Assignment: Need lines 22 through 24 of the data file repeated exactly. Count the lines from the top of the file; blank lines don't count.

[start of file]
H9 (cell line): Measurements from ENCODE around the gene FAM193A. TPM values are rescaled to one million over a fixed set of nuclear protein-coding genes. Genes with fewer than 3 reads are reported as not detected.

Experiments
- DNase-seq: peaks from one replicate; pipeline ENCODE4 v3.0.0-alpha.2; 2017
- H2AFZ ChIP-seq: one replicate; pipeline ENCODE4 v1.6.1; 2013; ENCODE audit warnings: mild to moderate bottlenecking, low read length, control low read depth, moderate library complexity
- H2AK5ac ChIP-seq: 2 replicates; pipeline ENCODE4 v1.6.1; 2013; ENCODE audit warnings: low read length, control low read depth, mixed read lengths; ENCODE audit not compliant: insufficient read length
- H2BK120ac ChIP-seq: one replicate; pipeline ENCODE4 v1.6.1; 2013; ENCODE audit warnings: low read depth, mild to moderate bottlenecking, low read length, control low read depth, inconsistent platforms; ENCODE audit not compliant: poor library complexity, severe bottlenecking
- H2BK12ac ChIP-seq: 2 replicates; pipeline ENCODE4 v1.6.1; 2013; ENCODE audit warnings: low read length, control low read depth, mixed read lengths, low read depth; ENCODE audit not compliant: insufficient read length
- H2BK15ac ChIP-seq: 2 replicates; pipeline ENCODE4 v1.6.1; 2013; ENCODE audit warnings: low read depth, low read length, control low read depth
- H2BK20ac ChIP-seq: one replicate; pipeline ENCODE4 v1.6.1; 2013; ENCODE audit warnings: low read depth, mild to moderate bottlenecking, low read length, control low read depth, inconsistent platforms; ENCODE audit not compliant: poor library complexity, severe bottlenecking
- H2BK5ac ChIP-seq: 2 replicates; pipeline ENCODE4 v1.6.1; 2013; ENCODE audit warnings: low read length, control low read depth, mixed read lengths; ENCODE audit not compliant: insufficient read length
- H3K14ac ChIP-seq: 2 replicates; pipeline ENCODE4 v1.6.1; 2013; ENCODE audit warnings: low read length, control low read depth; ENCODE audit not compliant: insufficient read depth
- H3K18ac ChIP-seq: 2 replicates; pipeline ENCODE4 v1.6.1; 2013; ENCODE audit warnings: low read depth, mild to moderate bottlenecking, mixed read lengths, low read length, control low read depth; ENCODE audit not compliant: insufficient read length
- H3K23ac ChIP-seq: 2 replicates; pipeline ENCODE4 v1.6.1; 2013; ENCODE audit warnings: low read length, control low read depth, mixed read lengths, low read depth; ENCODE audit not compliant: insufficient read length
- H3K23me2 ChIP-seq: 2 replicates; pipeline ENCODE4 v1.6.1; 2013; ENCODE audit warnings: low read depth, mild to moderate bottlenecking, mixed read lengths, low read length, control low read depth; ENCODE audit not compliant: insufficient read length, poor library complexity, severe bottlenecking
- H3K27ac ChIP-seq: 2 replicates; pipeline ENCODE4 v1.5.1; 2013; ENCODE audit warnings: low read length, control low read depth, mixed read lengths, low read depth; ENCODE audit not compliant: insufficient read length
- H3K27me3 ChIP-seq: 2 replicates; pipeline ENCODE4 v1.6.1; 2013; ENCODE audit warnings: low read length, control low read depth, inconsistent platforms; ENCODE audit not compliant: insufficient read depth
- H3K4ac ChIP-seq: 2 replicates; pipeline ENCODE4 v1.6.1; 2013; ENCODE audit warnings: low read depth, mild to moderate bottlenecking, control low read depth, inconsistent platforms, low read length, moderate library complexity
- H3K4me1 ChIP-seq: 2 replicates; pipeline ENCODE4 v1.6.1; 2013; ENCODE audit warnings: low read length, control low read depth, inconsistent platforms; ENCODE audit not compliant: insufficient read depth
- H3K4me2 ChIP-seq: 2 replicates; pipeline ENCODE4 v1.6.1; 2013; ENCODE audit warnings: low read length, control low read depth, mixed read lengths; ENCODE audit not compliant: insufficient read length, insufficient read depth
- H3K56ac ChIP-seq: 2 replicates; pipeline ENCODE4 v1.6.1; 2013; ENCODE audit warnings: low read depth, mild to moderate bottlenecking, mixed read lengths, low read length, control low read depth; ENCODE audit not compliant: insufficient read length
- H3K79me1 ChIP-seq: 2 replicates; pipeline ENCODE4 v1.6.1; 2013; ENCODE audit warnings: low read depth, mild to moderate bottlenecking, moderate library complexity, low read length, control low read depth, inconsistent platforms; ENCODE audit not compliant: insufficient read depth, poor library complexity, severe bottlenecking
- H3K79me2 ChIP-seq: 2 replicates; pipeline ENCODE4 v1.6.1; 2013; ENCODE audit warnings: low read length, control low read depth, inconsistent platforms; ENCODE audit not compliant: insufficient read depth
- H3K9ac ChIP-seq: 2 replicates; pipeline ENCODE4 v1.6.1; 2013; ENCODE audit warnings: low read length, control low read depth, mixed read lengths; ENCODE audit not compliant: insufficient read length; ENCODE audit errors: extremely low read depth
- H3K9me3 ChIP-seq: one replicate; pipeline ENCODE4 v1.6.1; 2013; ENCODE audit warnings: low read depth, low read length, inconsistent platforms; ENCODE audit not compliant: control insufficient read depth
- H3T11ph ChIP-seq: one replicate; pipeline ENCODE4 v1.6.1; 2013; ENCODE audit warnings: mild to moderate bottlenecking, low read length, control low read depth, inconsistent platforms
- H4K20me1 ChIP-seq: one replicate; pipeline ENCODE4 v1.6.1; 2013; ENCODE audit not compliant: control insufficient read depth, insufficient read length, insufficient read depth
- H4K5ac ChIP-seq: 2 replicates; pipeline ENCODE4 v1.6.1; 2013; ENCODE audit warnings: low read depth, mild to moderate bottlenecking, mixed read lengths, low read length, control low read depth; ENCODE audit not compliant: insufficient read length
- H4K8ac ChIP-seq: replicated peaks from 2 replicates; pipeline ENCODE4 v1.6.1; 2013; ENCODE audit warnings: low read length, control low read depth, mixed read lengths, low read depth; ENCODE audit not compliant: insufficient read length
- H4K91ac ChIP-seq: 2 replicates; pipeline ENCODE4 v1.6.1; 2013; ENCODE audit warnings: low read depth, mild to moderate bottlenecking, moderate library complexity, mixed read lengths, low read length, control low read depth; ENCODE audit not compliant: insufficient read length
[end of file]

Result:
- H3K79me2 ChIP-seq: 2 replicates; pipeline ENCODE4 v1.6.1; 2013; ENCODE audit warnings: low read length, control low read depth, inconsistent platforms; ENCODE audit not compliant: insufficient read depth
- H3K9ac ChIP-seq: 2 replicates; pipeline ENCODE4 v1.6.1; 2013; ENCODE audit warnings: low read length, control low read depth, mixed read lengths; ENCODE audit not compliant: insufficient read length; ENCODE audit errors: extremely low read depth
- H3K9me3 ChIP-seq: one replicate; pipeline ENCODE4 v1.6.1; 2013; ENCODE audit warnings: low read depth, low read length, inconsistent platforms; ENCODE audit not compliant: control insufficient read depth